Monthly Archives: February 2016

This ole house has a HECM — so I guess I’ll just keep hangin’ on . . .

(Danger, this ode continues to change without notice).

 

I’m  gonna need this house some longer…

Looks like I’m gonna need this house some more…

Got time to fix the shingles,

Got time to fix the floor,

Got time to oil the hinges,

or listen to them yawn.

This ole house has a HECM so I’ll just keep hangin’ on.

 

There’s still time to mend the windows

through which outside nature peaks …

I’ve replaced them with some new ones

before wet weather leaks.

This ole house has a HECM so I’ll just keep hangin’ on.

 

I’m gonna need this house some longer,

Looks like I’ll need this house some more,

so there’s still time for workin’

before I go to meet the saints…

This ole house has a HECM so I’ll just keep hangin’ on.

 

Got a second or third round stay here,

I’ll hear the stories told…

Got another term on the way now…

There’s still lots to unfold.

This ole house has a HECM so I’ll just keep hangin’ on.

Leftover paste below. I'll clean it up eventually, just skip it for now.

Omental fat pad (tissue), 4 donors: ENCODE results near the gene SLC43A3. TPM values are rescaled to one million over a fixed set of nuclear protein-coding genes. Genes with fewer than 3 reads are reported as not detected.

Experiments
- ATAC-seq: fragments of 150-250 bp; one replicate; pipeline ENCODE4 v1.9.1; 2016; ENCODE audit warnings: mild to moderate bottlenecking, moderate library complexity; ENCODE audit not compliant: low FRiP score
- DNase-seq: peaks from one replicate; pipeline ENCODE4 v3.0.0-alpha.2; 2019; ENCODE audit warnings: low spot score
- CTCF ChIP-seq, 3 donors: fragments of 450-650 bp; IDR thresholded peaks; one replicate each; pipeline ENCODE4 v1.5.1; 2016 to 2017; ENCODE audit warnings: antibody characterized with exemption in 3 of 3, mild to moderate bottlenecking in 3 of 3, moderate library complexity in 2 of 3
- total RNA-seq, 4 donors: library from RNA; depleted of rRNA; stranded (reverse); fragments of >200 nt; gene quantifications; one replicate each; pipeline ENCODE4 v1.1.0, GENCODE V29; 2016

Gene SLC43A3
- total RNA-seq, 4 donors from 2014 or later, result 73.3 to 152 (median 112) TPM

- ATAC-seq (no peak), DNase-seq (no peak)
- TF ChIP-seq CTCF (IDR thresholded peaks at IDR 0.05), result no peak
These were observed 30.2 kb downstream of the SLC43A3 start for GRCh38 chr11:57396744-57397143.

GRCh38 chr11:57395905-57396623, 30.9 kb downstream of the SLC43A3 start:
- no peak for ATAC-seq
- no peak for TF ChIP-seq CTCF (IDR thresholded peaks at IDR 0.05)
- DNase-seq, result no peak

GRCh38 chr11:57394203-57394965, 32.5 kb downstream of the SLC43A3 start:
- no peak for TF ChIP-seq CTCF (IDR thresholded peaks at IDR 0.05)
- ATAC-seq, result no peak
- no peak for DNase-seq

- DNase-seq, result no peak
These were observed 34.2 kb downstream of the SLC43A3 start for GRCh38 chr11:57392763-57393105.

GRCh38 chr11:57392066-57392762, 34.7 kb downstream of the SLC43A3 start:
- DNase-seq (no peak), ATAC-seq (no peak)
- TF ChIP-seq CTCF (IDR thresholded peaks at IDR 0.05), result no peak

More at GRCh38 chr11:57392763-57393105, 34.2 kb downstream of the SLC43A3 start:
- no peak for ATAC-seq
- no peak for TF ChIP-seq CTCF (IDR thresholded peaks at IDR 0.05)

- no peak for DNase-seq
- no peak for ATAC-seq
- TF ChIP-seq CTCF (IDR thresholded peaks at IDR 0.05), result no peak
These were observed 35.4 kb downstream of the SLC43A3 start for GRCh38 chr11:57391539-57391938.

Yes, you can aide me in this saga,

Lend a hand and give an ear.

Fetch me a question about the HECMs

And shift me into gear.

 

Call Warren Strycker, 928-345-1200 anywhere in the United States

–(and open the information flood gates).

If you’re 62 and have 50% or more home equity, you may be eligible.

You can help me stay in my house by staying in yours.

Let’s HECM.

 

 

For 90-Year Old Advisor, HECM Work is Satisfying

  1. February 23rd, 2016  | by Jason Oliva Published in News, Retirement, Reverse Mortgage

Everyone has a reason for doing something—a motivation that drives them to a higher purpose in life. While some may plot the the next phases of their lives in an organized storyline, others find their true callings as a byproduct of life’s unexpected circumstances.

At least that’s how it all turned out for John Kennedy, a Seattle-based Home Equity Conversion Mortgage (HECM) advisor for top-20 reverse mortgage lender The Federal Savings Bank. At 90 years old, Kennedy has been actively focused in the reverse mortgage industry for the past two decades—almost as long as the HECM program has been in existence.

Conventional wisdom would indicate that most 90 year olds would have retired long before their ninth decade, but Kennedy isn’t like most 90 year olds. Rather, he’s chosen to remain active in the reverse mortgage industry for the better part of 20 years.